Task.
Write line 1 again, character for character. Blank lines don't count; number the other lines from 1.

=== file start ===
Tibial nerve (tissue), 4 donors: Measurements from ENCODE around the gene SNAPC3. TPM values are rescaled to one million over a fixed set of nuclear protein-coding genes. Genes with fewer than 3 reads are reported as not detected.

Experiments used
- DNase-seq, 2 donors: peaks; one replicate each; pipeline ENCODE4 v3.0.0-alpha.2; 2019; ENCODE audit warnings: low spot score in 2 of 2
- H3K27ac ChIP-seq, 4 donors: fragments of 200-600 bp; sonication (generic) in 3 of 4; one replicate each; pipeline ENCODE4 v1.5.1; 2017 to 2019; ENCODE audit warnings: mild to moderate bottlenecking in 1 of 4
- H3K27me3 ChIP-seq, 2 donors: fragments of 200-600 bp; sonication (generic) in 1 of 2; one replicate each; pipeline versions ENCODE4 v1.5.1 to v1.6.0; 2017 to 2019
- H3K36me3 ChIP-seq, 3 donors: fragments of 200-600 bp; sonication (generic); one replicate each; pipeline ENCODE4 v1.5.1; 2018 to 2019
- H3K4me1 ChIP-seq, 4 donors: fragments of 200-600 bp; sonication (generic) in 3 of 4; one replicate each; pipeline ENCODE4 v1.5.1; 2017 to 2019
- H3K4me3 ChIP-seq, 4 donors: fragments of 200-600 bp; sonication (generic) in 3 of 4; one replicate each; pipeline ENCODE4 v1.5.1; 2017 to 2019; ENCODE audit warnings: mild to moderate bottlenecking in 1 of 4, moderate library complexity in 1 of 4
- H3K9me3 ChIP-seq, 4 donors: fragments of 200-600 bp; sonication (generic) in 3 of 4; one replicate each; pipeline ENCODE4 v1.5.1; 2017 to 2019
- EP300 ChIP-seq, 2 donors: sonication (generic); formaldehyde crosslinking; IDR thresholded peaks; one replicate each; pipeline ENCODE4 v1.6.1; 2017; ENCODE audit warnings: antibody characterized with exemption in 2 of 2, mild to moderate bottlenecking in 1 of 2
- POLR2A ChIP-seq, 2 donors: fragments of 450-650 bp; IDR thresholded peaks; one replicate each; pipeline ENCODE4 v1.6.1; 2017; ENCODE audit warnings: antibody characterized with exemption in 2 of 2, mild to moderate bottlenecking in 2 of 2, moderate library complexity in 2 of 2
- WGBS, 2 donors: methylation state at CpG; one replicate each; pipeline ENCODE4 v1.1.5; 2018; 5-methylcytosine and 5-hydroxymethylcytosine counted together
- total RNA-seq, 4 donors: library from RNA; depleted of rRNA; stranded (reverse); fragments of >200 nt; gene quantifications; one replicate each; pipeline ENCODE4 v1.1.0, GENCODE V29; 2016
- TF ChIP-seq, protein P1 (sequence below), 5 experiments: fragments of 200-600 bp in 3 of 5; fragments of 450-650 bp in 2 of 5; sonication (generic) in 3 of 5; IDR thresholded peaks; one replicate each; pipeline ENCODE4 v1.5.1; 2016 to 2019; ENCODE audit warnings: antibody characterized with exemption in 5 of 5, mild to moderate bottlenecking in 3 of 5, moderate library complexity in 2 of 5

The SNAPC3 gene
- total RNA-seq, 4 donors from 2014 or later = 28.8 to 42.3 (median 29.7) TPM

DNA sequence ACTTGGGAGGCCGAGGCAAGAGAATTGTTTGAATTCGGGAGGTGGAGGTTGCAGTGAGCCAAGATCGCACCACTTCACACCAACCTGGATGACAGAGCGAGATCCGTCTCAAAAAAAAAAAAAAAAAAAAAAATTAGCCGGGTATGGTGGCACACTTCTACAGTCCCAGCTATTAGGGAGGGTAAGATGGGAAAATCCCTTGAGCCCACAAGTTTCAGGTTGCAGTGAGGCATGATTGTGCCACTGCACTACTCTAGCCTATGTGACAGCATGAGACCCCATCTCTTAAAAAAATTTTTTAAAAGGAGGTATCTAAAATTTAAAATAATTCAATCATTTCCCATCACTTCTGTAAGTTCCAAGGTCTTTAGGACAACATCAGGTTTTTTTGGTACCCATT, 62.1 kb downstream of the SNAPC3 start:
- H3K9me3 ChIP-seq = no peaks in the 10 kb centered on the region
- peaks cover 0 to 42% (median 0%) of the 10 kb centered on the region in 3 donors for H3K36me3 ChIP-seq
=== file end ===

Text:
Tibial nerve (tissue), 4 donors: Measurements from ENCODE around the gene SNAPC3. TPM values are rescaled to one million over a fixed set of nuclear protein-coding genes. Genes with fewer than 3 reads are reported as not detected.